HP offers a gaming laptop that neither commands gaming looks and gaming prices


HP’s newest gaming notebook is for more casual users | Engadget

My Comments

The Intel Skylake processor lineup launched this year has opened up the idea of more performance for the dollar and this has shown up in more high-performance gaming laptops. But there have been a few computers enter this clan without having to look aggressive or command higher prices.

This may appeal to people who are after high performance equipment but don’t necessarily want to pay top dollar nor do they want to have something that is like a Dodge Challenger. It will also appeal to college students who want that machine that can suit study activities including multimedia work along with something that they can play one of the latest advanced games on.

Acer premiered at the IFA 2015 in Berlin their Aspire Nitro lineup of high-performance laptops that have the performance without exhibiting the aggressive looks. But Hewlett-Packard has shown up with a gaming notebook that is part of their mainstream Pavilion computer lineup rather than their premium Envy or Spectre lineups.

This computer has an ask for US$900 and bystanders may see the green backlit keyboard as the “giveaway” regarding its gaming chops. It is a 15” form factor unit with an HD (1366×768) screen as standard and a Full HD 1080p screen as an upgrade option, but there is an HDMI connection to connect the laptop to the flat-screen TV. This is driven by an NVIDIA GTX950M graphics processor while using an Intel Skylake processor as its engine. There is the ability to have it specced to 16Gb RAM and storage either as 1Tb hybrid hard disk, 2Tb hard disk or 2Tb hard disk alongside a 128Gb solid-state disk. The battery can run for eight hours of gameplay. Beo-enthusiasts will rejoice that this laptop has Bang & Olufsen sound tuning for the integral speakers.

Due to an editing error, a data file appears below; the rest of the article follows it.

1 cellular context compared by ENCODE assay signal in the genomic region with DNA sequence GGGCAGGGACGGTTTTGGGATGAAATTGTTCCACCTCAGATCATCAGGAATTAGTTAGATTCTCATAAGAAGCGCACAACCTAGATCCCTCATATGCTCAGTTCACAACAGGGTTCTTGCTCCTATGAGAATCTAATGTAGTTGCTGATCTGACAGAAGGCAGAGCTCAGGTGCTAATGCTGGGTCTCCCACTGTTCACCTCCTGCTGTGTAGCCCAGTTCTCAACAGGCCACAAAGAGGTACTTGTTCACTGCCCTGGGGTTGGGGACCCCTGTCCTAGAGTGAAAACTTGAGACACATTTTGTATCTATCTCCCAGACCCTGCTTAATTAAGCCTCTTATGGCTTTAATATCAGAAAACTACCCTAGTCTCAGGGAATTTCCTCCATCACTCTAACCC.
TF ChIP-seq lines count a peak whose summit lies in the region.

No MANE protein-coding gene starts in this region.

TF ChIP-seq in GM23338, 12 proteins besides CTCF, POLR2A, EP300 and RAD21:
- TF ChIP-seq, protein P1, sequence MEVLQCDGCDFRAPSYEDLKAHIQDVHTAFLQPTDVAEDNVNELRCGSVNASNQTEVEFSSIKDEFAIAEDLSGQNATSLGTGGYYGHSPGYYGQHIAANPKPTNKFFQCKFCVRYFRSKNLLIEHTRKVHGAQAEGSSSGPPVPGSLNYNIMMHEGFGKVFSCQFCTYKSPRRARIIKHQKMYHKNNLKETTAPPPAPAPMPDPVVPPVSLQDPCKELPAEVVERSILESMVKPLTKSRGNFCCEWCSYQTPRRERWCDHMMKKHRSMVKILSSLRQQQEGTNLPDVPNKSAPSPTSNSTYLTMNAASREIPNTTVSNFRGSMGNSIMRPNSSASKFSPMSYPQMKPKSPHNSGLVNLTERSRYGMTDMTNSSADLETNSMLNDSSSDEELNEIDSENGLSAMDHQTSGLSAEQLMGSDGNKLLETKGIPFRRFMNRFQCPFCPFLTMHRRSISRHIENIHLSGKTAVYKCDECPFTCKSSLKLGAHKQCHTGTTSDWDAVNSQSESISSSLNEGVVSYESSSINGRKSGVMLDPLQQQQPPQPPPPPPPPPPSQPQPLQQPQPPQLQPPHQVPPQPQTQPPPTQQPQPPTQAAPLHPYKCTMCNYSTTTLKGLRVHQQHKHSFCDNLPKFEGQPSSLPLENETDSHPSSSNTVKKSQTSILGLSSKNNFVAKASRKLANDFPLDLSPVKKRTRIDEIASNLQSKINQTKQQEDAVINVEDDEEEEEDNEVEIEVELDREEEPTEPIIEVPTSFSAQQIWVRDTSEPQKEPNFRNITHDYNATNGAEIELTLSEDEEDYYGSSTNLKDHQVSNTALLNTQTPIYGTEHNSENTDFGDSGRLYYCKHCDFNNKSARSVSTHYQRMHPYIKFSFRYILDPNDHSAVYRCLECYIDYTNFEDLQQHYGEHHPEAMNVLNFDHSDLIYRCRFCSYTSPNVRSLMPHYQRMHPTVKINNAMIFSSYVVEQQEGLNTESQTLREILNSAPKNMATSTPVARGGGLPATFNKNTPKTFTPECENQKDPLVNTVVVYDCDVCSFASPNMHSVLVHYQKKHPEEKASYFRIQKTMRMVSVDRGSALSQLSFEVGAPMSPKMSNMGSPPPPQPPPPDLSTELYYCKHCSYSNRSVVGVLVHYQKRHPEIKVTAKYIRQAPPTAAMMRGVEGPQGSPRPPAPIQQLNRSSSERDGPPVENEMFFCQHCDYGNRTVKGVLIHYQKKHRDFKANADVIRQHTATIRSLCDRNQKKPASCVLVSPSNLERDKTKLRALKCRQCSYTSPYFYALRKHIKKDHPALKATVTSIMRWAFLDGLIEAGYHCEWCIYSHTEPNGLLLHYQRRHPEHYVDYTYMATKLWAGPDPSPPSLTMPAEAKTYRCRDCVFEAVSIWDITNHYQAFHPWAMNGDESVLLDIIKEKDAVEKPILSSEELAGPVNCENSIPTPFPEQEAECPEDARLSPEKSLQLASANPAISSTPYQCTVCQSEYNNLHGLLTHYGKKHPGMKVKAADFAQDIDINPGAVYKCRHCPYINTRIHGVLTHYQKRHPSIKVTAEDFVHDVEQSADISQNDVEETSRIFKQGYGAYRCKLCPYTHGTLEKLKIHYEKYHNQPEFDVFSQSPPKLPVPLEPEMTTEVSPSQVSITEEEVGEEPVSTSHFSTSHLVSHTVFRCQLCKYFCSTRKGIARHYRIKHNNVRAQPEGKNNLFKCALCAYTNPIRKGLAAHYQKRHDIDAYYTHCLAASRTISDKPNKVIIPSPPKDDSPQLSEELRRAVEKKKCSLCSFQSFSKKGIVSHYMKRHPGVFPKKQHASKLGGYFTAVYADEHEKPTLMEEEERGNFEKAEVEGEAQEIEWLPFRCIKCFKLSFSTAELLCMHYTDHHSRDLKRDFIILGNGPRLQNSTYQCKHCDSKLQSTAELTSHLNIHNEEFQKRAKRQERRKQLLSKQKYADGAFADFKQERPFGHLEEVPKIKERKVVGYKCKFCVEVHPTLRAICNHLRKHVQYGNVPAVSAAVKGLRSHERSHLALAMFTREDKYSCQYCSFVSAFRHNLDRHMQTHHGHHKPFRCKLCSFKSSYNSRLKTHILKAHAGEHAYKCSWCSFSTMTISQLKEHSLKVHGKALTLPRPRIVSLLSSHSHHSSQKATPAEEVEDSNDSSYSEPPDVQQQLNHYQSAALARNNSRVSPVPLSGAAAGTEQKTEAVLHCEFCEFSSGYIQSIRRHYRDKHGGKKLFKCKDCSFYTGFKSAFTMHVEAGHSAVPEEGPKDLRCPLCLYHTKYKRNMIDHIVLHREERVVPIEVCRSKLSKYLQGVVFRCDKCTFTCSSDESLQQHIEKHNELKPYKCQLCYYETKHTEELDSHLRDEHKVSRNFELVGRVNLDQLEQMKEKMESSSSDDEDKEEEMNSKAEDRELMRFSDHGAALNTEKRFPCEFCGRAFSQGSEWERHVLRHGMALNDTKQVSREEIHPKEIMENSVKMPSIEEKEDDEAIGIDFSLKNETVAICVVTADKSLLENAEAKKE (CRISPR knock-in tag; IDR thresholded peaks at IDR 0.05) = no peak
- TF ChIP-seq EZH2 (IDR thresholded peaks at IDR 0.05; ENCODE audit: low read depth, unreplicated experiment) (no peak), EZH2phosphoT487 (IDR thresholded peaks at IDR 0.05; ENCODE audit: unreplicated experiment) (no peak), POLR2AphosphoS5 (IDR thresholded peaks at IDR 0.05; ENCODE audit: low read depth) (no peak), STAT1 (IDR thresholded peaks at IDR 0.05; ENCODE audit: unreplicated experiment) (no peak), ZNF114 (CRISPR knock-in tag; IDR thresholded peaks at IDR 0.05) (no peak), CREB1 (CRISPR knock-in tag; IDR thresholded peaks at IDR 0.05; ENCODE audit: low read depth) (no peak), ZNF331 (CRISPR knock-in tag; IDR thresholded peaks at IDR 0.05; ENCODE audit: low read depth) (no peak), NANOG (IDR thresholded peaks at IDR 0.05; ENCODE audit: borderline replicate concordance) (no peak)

Personally, I would like to see this class of laptop equipped with the Intel Thunderbolt 3 connection via USB Type-C sockets more as a way to allow people to add higher-performance graphics to these systems at a later date courtesy of a graphics-card expansion module.

What it is showing is that there is the ability to have the high-specced performance without necessarily requiring a high-performance price or a system that looks like a “street rod”. Here, it would be like an ordinary car that has been tweaked for performance but not having “racing” or “street-rod” looks or a loud growl from the exhaust.

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